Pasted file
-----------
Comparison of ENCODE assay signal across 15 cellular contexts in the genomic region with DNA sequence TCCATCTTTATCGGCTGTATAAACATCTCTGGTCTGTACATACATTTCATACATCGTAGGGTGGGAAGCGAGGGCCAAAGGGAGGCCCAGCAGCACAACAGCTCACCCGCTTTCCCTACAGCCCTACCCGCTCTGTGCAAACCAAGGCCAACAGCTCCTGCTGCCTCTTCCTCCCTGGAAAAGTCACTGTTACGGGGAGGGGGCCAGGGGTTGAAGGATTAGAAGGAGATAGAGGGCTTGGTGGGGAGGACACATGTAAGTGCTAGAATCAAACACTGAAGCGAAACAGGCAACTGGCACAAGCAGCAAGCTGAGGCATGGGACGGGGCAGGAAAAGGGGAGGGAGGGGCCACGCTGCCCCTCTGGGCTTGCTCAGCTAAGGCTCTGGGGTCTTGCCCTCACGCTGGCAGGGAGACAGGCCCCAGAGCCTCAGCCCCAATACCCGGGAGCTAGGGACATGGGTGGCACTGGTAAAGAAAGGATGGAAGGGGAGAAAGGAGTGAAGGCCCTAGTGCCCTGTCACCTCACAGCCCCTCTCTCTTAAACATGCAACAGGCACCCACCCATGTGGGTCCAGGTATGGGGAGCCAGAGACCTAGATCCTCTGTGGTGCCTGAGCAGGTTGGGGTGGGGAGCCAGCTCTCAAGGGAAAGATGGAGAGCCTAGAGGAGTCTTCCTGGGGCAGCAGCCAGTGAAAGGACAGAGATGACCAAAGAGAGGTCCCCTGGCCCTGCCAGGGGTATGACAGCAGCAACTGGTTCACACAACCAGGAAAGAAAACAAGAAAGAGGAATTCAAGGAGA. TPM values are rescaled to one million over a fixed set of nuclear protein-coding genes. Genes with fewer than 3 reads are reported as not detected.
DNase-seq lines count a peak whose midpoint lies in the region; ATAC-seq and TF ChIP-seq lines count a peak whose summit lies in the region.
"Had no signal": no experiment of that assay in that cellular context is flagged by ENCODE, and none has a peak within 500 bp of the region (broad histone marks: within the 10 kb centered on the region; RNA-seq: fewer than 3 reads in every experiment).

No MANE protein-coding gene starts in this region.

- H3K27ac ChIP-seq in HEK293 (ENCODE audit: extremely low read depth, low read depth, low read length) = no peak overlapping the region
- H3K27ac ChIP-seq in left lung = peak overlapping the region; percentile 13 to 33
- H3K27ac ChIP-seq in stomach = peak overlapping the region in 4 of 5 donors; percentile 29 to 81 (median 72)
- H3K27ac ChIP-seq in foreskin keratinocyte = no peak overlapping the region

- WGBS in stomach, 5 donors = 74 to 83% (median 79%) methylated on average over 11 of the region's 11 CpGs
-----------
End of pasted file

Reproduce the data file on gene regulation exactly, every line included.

Comparison of ENCODE assay signal across 15 cellular contexts in the genomic region with DNA sequence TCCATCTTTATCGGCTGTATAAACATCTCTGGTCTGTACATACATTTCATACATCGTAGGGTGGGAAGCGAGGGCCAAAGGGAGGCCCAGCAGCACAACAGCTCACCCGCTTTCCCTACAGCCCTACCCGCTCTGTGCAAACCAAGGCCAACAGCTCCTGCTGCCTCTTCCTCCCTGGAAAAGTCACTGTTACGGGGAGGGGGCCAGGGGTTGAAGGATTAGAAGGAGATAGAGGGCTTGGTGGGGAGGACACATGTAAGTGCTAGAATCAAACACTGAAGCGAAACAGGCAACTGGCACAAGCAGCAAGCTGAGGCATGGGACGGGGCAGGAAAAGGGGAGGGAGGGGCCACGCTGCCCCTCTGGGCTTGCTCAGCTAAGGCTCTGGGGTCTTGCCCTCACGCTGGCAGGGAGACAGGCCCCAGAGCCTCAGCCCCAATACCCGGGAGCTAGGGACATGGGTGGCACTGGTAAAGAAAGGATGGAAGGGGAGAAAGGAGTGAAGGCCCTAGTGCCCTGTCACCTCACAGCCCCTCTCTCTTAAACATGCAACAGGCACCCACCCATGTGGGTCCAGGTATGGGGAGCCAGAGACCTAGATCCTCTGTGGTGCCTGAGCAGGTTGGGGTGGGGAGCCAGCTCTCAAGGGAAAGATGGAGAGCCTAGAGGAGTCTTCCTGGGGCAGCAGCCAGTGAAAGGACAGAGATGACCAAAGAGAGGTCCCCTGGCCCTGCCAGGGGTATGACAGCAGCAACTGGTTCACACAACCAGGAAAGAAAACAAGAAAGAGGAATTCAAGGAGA. TPM values are rescaled to one million over a fixed set of nuclear protein-coding genes. Genes with fewer than 3 reads are reported as not detected.
DNase-seq lines count a peak whose midpoint lies in the region; ATAC-seq and TF ChIP-seq lines count a peak whose summit lies in the region.
"Had no signal": no experiment of that assay in that cellular context is flagged by ENCODE, and none has a peak within 500 bp of the region (broad histone marks: within the 10 kb centered on the region; RNA-seq: fewer than 3 reads in every experiment).

No MANE protein-coding gene starts in this region.

- H3K27ac ChIP-seq in HEK293 (ENCODE audit: extremely low read depth, low read depth, low read length) = no peak overlapping the region
- H3K27ac ChIP-seq in left lung = peak overlapping the region; percentile 13 to 33
- H3K27ac ChIP-seq in stomach = peak overlapping the region in 4 of 5 donors; percentile 29 to 81 (median 72)
- H3K27ac ChIP-seq in foreskin keratinocyte = no peak overlapping the region

- WGBS in stomach, 5 donors = 74 to 83% (median 79%) methylated on average over 11 of the region's 11 CpGs